Sprout Social crosses 10K paying customers, introduces new team performance reports
The line between a corporation’s social media presence and its overall marketing and customer service efforts is getting blurrier every day. This reality dictates that social media is no longer the domain of the eager intern or entry level associate, but is a business function that demands large, specialized teams whose activity must be managed, measured, and optimized.
Since launching three years ago, Chicago-based Sprout Social has been one of the most relied upon tools in both the enterprise and among SMBs (small and medium businesses) for managing an organization’s presence on Twitter, Facebook, LinkedIn, FourSquare, Gowalla, and other networks. With little fanfare, the company has grown to more than 10,000 paying customers, according to CEO Justyn Howard, approximately 10 to 15 percent of which are enterprise in scale – including AMD, Nokia, Yahoo, Microsoft, McDonald’s, Pepsi, Nike, UPS, Hyatt, Twilio, and Yammer. This customer base now spends 25,000 hours per day on the platform and manages more than 6 million customer conversations daily – a number that has grown six times in the last 12 months.
Given the growing importance of social media in the enterprise, and the sophistication with which these functions must now be measured, Sprout is introducing several of new reporting tools aimed at management. The first of these tools, the Team Report, tracks activity on the individual user level, showing each team member’s total posts, replies, and daily average over time, as well as the number and percentage of assigned tasks completed, first response time, and task resolution time.
As famed management consultant Peter Drucker said, “What gets measured, gets managed.”
Sprout has long allowed managers to assign and track tasks, but the new report adds additional metrics to compare performance within teams. Anyone who has ever been spent time among a sales, marketing, or customer service team has likely seen leaderboards, competitions, and other gamification strategies used to drive performance. This new report is simply an extension of that philosophy, baked directly into a social media management platform.
The Team Report is available as part of Sprout’s Deluxe and Premium SaaS plans, although all Standard plan subscribers will get a free 30-day trial. For companies subscribing to one of these service tiers, the report is available to the account owner and all admins by default, but the visibility settings can be adjusted to meet an individual team’s needs.
In addition to the Team Report, Sprout recently debuted its free Engagement Report which relies on algorithms to identify messages likely needing a response and measure the brand’s subsequent responsiveness. Performance is displayed in terms of organizational response rate and average response time, which are then compared to industry and peer-group benchmarks. Each company is ranked in terms of industry percentile in terms of “social responsiveness.”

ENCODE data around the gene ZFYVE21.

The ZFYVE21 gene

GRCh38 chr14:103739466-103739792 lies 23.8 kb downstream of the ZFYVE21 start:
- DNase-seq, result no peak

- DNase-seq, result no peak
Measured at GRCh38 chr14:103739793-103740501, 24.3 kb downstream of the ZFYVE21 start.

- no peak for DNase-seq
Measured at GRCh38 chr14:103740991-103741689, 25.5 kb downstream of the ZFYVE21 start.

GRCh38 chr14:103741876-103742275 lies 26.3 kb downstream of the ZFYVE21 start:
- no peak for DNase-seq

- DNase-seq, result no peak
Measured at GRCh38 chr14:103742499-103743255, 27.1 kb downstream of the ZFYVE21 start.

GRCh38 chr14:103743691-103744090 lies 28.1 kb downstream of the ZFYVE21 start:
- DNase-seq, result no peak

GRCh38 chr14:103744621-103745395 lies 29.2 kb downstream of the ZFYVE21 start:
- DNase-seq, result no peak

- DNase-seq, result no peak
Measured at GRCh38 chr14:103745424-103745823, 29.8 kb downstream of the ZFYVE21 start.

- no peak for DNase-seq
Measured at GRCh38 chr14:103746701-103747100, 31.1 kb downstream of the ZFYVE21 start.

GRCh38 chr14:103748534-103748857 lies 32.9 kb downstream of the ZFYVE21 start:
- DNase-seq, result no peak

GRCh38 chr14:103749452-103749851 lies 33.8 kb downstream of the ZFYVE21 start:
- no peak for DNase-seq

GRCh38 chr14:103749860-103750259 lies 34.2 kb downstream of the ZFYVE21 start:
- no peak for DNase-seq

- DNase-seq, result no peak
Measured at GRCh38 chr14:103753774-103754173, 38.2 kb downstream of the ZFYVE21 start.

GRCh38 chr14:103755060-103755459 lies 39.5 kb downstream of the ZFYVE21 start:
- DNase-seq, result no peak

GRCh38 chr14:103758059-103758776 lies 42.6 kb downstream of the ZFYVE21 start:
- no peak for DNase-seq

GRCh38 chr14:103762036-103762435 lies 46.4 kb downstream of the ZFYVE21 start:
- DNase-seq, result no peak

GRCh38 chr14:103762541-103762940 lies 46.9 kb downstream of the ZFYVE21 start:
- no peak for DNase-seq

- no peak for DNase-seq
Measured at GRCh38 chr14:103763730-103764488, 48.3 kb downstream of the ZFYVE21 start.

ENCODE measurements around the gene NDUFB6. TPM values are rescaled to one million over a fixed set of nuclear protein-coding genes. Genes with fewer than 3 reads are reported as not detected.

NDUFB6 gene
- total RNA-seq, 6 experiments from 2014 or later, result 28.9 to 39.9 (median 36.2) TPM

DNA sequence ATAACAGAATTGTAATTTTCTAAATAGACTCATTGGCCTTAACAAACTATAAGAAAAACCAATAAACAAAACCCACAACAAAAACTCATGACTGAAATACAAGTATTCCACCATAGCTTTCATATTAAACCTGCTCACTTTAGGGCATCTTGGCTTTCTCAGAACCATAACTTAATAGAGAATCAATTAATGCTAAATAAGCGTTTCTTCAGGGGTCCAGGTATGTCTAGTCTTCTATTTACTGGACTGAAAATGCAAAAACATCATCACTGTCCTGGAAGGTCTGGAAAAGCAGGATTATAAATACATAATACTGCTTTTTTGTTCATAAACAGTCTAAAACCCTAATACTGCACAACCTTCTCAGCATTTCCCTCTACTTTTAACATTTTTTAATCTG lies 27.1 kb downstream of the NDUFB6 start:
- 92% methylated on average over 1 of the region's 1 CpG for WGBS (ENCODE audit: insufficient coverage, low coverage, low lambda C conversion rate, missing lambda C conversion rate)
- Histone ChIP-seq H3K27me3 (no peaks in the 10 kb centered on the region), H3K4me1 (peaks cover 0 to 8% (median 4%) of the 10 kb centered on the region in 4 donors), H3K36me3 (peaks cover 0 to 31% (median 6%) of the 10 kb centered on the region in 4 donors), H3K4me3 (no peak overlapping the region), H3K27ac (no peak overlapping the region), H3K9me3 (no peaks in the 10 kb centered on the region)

Underlying these fancy new reports is a social media management platform that includes monitoring and engagement tools, a smart inbox for combining social feeds from multiple platforms, and team collaboration tools. The company’s ViralPost tool, for example, was introduced last summer to suggest the optimal time to deliver content based on audience usage and engagement patterns and content velocity, among other factors. Now, managers can identify their top performing team members and those in need of “encouragement.” All Sprout tools are available via Web and mobile.
Looking ahead, Sprout is currently piloting a Salesforce integration which will likely be available to the public next quarter, Howard says. The launch of this tool will follow similar recent tie-ins with Zendesk, UserVoice, with others likely to follow.
“The market is not clear yet on how it wants to connect all these SaaS products, or how it can get value from doing so,” Howard says. “But we think we can build some compelling integrations.”
The company is competing for enterprise dollars with Spredfast, Sprinklr, WhoSay, HootSuite, CommerceSocial, Adobe, and SalesForce, among numerous other competitive products. Sprout’s advantage has been its ability seems to have been its ability to deliver simplicity, both in its overall user interface and its analytics products. The newly launched reports should add to this reputation, but all in all are unlikely to sway a potential customer’s decision when comparing products.
Sprout Social has raised $11 million across two rounds of venture financing from NEA and Lightbank, with the most recent being a $10 million Series B round in February 2011. Given the time that has elapsed since, and CEO’s acknowledgement that the company has grown to 65 employees and is not yet profitable, it would seem that Sprout is due for a subsequent fundraise. Howard is playing coy, however, simply saying that it’s something he’s beginning to think about.
“The reputation of an organization today comes down to how it shows up in social conversations,” Howard says. “I think we’ve quietly built a crazy product and cool customer base to help companies thrive in this environment.”
The company’s 10,000 customers, including several blue chip enterprises, apparently agree.